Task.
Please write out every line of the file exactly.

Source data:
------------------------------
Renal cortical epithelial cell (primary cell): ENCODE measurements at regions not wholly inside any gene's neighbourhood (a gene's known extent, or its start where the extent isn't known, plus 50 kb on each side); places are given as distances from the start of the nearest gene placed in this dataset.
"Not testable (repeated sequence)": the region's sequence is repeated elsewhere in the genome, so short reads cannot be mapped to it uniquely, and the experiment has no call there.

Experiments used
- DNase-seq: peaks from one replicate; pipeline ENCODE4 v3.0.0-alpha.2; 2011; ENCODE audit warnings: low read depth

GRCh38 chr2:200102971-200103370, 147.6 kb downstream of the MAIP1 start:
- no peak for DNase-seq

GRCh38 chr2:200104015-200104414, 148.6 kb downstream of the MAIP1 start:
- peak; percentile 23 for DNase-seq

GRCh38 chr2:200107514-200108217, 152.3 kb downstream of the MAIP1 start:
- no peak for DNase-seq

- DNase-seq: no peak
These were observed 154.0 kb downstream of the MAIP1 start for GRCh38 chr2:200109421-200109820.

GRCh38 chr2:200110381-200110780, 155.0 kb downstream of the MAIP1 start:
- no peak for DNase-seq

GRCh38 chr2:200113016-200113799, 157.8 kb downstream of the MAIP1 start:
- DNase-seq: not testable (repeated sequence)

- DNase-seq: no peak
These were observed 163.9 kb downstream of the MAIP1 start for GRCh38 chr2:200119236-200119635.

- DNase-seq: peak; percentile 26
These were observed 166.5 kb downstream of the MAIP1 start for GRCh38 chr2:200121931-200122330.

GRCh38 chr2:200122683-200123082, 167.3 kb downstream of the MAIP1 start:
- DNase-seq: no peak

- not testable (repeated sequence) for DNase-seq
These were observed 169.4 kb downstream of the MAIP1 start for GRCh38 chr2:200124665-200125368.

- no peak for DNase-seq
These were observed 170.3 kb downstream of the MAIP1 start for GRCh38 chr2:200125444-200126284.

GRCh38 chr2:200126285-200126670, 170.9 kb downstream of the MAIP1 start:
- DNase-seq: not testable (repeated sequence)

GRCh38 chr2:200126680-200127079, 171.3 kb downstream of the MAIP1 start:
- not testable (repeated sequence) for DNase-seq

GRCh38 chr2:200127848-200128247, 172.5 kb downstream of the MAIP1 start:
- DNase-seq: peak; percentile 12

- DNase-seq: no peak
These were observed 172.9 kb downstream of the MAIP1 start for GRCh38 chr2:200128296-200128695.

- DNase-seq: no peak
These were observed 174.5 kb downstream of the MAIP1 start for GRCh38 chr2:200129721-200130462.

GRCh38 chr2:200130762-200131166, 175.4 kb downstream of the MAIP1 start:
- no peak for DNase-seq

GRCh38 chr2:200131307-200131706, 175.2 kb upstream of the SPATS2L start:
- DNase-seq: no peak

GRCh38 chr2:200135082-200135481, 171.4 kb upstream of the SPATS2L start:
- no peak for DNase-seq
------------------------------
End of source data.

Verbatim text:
Renal cortical epithelial cell (primary cell): ENCODE measurements at regions not wholly inside any gene's neighbourhood (a gene's known extent, or its start where the extent isn't known, plus 50 kb on each side); places are given as distances from the start of the nearest gene placed in this dataset.
"Not testable (repeated sequence)": the region's sequence is repeated elsewhere in the genome, so short reads cannot be mapped to it uniquely, and the experiment has no call there.

Experiments used
- DNase-seq: peaks from one replicate; pipeline ENCODE4 v3.0.0-alpha.2; 2011; ENCODE audit warnings: low read depth

GRCh38 chr2:200102971-200103370, 147.6 kb downstream of the MAIP1 start:
- no peak for DNase-seq

GRCh38 chr2:200104015-200104414, 148.6 kb downstream of the MAIP1 start:
- peak; percentile 23 for DNase-seq

GRCh38 chr2:200107514-200108217, 152.3 kb downstream of the MAIP1 start:
- no peak for DNase-seq

- DNase-seq: no peak
These were observed 154.0 kb downstream of the MAIP1 start for GRCh38 chr2:200109421-200109820.

GRCh38 chr2:200110381-200110780, 155.0 kb downstream of the MAIP1 start:
- no peak for DNase-seq

GRCh38 chr2:200113016-200113799, 157.8 kb downstream of the MAIP1 start:
- DNase-seq: not testable (repeated sequence)

- DNase-seq: no peak
These were observed 163.9 kb downstream of the MAIP1 start for GRCh38 chr2:200119236-200119635.

- DNase-seq: peak; percentile 26
These were observed 166.5 kb downstream of the MAIP1 start for GRCh38 chr2:200121931-200122330.

GRCh38 chr2:200122683-200123082, 167.3 kb downstream of the MAIP1 start:
- DNase-seq: no peak

- not testable (repeated sequence) for DNase-seq
These were observed 169.4 kb downstream of the MAIP1 start for GRCh38 chr2:200124665-200125368.

- no peak for DNase-seq
These were observed 170.3 kb downstream of the MAIP1 start for GRCh38 chr2:200125444-200126284.

GRCh38 chr2:200126285-200126670, 170.9 kb downstream of the MAIP1 start:
- DNase-seq: not testable (repeated sequence)

GRCh38 chr2:200126680-200127079, 171.3 kb downstream of the MAIP1 start:
- not testable (repeated sequence) for DNase-seq

GRCh38 chr2:200127848-200128247, 172.5 kb downstream of the MAIP1 start:
- DNase-seq: peak; percentile 12

- DNase-seq: no peak
These were observed 172.9 kb downstream of the MAIP1 start for GRCh38 chr2:200128296-200128695.

- DNase-seq: no peak
These were observed 174.5 kb downstream of the MAIP1 start for GRCh38 chr2:200129721-200130462.

GRCh38 chr2:200130762-200131166, 175.4 kb downstream of the MAIP1 start:
- no peak for DNase-seq

GRCh38 chr2:200131307-200131706, 175.2 kb upstream of the SPATS2L start:
- DNase-seq: no peak

GRCh38 chr2:200135082-200135481, 171.4 kb upstream of the SPATS2L start:
- no peak for DNase-seq